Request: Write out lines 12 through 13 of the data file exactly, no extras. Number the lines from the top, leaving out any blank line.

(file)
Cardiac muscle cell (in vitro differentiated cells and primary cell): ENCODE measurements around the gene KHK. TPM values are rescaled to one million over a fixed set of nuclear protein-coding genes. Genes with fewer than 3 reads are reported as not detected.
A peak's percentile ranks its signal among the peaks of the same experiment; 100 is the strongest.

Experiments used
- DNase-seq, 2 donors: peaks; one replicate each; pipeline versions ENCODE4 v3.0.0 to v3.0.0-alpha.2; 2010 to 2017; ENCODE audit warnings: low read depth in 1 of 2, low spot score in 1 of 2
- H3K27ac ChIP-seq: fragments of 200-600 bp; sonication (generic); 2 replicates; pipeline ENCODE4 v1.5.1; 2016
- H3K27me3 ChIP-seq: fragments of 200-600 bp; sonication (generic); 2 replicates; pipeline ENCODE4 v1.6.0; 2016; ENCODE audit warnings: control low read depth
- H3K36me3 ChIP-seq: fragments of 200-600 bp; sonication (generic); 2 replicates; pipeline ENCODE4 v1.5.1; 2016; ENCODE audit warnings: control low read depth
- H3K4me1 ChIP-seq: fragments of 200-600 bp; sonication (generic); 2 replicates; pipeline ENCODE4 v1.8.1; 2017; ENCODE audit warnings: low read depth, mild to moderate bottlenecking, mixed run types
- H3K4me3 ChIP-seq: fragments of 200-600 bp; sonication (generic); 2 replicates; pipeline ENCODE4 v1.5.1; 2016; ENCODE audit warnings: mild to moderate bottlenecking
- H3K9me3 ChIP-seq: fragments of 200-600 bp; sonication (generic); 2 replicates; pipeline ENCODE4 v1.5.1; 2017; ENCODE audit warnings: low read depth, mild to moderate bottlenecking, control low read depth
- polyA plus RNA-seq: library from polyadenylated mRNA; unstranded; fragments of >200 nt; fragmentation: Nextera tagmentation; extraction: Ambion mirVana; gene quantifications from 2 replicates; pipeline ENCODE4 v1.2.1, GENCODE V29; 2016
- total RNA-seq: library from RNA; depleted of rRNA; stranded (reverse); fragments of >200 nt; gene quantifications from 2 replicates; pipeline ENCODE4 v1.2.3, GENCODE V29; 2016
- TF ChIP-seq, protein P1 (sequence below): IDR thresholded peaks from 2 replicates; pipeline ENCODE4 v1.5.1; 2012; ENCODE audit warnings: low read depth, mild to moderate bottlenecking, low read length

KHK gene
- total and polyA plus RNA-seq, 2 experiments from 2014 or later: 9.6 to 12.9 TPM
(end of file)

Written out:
- total RNA-seq: library from RNA; depleted of rRNA; stranded (reverse); fragments of >200 nt; gene quantifications from 2 replicates; pipeline ENCODE4 v1.2.3, GENCODE V29; 2016
- TF ChIP-seq, protein P1 (sequence below): IDR thresholded peaks from 2 replicates; pipeline ENCODE4 v1.5.1; 2012; ENCODE audit warnings: low read depth, mild to moderate bottlenecking, low read length